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Nineteen compounds have been identified and quantified from the bark oil of Gliricidia sepium by GC-MS analysis. The major components are methyl-3(E)-pentenyl ether (11.55%), 3-methyl-2-butanol (10.65%), 3-methoxy hexane (10.14%), 1-(1-ethoxyethoxy)-2-hexene (9.72%), 2- decanol (8.97%), coumarin (8.07%) and hexadecanoic acid (5.16%). The antibacterial activity of the essential oil was checked against various pathogenic bacteria such as Bacillus cereus, Enterobacter faecalis, Salmonella paratyphi, Staphylococcus aureus, Escherichia coli, Streptococcus faecalis, Proteus vulgaris, Klebsiella pneumoniae, Pseudomonas aeruginosa and Serratia marcescens by 'agar well diffusion' method. The bark oil exhibited pronounced activity against all tested microorganisms and its activity is quite comparable with the standard antibiotics screened under similar conditions. The remarkable antibacterial activity exhibited by the bark oil can be attributed to the long chain fatty acids and alcohols present in it. This study shows that the Gliricidia sepium bark essential oil can be used as a potential external antiseptic and can be incorporated into the drug formulations.
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Clove and nutmeg essential oils were analysed by GC and GC-MS. These oils, together with 16-18 components found to be present, were tested for antioxidant properties at final concentrations of 0.05-2.5 x 104 ppm in an egg yolk-based thiobarbituric acid reactive substances (TBARS) assay and also undiluted in a β-carotene agar diffusion assay. Both the essential oils and the components tested in the TBARS assay demonstrated some degree of antioxidant activity. Only the clove oil, the nutmeg oil, eugenol and terpinolene demonstrated any ability to inhibit the oxidative bleaching of the β-carotene agar. The ability of the oil components to inhibit malondialdehyde formation, and therefore lipid peroxidation, in the TBARS assay, yet apparently to possess no activity in the β-carotene agar diffusion assay, demonstrates the importance in the screening of plant material for bioactivity of using a bank of assays in vitro before assigning bioactivities. By using a number of assays, not only should the number of false positives and negatives be greatly reduced, but evidence pertaining to the mechanism of action may be obtained.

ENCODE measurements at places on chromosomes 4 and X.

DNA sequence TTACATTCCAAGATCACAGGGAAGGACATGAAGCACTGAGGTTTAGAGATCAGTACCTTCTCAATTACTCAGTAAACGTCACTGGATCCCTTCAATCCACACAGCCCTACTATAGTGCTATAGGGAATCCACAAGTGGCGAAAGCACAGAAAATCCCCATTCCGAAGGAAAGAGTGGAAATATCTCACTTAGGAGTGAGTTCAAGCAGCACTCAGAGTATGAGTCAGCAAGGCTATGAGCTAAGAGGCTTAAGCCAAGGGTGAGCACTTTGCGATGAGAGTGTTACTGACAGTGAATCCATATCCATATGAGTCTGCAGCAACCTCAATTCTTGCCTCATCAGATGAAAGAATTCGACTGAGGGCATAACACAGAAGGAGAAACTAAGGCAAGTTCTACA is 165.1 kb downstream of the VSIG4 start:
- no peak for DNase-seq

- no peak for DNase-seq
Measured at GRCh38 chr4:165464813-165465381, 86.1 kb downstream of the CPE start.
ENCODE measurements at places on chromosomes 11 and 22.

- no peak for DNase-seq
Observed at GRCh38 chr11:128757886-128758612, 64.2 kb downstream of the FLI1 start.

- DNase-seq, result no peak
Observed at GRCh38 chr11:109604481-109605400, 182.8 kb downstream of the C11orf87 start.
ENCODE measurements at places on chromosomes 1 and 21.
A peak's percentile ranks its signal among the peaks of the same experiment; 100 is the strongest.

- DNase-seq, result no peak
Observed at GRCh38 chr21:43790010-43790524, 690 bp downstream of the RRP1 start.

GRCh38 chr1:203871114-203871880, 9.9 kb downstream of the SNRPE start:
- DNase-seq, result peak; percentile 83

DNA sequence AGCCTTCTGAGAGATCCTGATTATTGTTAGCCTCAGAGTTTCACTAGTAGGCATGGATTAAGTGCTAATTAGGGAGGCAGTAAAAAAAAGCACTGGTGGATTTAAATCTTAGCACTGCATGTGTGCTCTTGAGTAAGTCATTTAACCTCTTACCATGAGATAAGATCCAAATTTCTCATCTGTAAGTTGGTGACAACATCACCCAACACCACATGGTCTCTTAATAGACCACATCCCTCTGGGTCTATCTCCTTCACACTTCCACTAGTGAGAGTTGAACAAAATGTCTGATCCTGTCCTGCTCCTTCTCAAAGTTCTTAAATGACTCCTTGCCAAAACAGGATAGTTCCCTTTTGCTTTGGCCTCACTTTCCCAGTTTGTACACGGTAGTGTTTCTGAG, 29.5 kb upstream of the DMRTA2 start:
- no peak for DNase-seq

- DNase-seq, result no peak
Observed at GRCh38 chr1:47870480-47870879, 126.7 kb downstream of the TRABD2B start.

Article
Clove and nutmeg essential oils were analysed by GC and GC–MS. These oils, together with 16–18 components found to be present, were tested for antioxidant properties at final concentrations of 0.05–2.5×104 ppm in an egg yolk-based thiobarbituric acid reactive substances (TBARS) assay and also undiluted in a β-carotene agar diffusion assay. Both the essential oils and the components tested in the TBARS assay demonstrated some degree of antioxidant activity. Only the clove oil, the nutmeg oil, eugenol and terpinolene demonstrated any ability to inhibit the oxidative bleaching of the β-carotene agar. The ability of the oil components to inhibit malondialdehyde formation, and therefore lipid peroxidation, in the TBARS assay, yet apparently to possess no activity in the β-carotene agar diffusion assay, demonstrates the importance in the screening of plant material for bioactivity of using a bank of assays in vitro before assigning bioactivities. By using a number of assays, not only should the number of false positives and negatives be greatly reduced, but evidence pertaining to the mechanism of action may be obtained. Copyright © 2000 John Wiley & Sons, Ltd.